Yael Zoldan speaking about her children’s’ book on prayer, When I Daven, says that “the very basics of prayer can be shared, even with the very young. By introducing elementary concepts such as acknowledging the gift of life, being in touch with your senses, observing the world around you, thankfulness and gratitude, preschoolers can develop an appreciation of what we do when we pray each day”.

The ongoing conversation, the communication with The Divine is the essence of prayer. And, the Cantor is considered to be the messenger of the people in voicing their thoughts and feelings in the public space.


The Cantor’s Prayer

In the Jewish faith, the cantor’s role is to lead communal prayers in the synagogue – to be the congregation’s messenger. He “speaks” to G-d on behalf of those assembled. He “gives voice” to their prayers.


The siddur, a Jewish prayer book containing a set order of daily prayers, compiled over millennia, has traditional music attached to each prayer. But, the melodies vary significantly according to each community’s musical tradition. European cantors borrow from the Hasidic tradition and also the European classical and operatic musical modes.

The United States too has a unique tradition of Jewish cantorial services. For instance, I discovered at the convention that Leonard Bernstein and Arnold Schoenberg, each individually, was commissioned to compose for synagogue services in the early 1900s. Since World War ll, the US has created a tradition of participatory singing in the synagogue borrowed from folk-singing, with star names such as Shlomo Carlebach, Debbie Friedman, and Joey Weisenberg.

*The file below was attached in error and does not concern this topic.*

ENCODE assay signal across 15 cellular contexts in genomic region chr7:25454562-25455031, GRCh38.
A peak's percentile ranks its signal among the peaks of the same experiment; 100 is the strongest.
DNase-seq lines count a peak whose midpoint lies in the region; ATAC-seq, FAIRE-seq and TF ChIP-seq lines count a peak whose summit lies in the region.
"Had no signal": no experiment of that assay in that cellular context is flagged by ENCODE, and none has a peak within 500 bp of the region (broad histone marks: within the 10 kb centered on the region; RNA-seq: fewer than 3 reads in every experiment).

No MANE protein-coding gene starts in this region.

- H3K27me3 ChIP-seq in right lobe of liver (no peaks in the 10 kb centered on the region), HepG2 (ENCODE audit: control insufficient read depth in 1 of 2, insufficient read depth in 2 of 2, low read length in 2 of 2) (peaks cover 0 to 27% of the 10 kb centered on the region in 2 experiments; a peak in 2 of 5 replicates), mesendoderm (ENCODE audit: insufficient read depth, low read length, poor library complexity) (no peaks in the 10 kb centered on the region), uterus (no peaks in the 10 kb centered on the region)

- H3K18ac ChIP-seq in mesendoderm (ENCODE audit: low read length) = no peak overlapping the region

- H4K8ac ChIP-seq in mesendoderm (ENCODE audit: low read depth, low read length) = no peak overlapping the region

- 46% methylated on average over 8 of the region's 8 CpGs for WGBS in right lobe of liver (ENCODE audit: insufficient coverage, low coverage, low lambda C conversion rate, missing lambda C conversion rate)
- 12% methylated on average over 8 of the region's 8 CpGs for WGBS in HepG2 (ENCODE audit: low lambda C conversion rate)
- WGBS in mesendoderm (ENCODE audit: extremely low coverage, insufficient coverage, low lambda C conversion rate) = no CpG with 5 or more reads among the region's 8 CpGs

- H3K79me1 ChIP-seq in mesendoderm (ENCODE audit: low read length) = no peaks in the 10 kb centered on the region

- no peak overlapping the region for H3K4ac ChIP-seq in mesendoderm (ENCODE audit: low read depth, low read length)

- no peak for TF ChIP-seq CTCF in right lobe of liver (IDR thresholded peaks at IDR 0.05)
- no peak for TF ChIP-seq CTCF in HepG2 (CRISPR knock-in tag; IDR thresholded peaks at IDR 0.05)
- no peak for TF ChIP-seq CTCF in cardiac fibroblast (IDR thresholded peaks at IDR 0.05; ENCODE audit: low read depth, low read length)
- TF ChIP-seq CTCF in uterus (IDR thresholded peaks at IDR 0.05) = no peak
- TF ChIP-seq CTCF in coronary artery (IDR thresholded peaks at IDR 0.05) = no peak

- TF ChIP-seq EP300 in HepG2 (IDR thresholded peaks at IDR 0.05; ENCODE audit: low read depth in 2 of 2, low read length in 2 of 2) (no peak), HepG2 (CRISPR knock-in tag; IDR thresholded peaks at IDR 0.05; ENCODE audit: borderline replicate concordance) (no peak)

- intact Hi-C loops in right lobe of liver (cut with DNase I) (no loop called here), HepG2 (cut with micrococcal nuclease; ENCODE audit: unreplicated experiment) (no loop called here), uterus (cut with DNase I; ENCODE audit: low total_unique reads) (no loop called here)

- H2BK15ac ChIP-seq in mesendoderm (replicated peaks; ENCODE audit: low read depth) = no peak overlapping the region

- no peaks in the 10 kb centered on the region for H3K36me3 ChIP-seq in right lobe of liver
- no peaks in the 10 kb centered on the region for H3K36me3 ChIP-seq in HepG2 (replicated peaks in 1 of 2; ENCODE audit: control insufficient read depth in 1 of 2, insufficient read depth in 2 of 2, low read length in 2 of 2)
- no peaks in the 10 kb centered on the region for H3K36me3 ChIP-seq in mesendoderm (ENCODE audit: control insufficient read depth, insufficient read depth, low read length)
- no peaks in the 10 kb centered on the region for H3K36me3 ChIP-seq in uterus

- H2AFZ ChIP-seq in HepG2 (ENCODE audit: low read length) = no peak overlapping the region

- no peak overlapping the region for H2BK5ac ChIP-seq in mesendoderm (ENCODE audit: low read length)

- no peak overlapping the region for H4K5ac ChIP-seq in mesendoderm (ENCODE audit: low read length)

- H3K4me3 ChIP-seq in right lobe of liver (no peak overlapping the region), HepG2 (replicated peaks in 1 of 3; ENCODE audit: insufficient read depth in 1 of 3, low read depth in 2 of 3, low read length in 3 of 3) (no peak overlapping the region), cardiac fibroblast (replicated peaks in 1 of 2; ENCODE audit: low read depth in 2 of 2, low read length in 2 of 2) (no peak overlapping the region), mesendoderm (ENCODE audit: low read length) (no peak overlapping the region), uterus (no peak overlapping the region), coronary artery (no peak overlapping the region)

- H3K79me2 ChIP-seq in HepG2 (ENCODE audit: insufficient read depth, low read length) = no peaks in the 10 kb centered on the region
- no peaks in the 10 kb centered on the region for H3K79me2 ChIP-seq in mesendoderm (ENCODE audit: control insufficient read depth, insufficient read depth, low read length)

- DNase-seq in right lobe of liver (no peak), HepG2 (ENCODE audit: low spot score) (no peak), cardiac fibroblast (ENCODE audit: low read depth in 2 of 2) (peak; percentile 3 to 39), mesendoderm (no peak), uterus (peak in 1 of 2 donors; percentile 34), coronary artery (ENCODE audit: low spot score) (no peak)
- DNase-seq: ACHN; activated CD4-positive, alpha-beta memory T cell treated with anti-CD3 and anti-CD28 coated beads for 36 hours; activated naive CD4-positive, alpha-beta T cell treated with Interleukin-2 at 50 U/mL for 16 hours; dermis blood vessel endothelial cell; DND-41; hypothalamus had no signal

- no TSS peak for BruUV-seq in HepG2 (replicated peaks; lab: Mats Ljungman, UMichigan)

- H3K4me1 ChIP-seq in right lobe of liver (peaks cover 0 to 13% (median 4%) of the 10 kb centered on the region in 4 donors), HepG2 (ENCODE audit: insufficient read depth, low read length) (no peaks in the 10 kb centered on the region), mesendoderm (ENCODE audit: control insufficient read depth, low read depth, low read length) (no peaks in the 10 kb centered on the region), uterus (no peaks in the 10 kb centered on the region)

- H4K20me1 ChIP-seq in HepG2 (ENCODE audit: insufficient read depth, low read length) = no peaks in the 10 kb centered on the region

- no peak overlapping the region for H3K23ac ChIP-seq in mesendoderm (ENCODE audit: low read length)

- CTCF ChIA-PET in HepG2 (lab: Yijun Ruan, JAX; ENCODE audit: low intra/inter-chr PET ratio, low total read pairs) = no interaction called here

The video below showcases one of the most familiar prayers in the Jewish canon, sung only once a year on the Jewish New Year, on Rosh Hashannah.

Cantor Paul Heller of Belsize Square Synagogue in London sings the traditional words of Unetaneh Tokef at the European Cantors’ Convention open-mike concert. He begins by saying that this prayer is particularly appropriate to the new year’s beginning (January 2020). In hindsight, it almost seems prescient.

“As a shepherd seeketh out his flock and causeth each one to pass beneath his crook, so dost Thou G-d, review, number, and visit every living soul appointing the measure of every creature’s life and decreeing their destiny.”

On Rosh Hashanah, it is inscribed, and on Yom Kippur, it is sealed.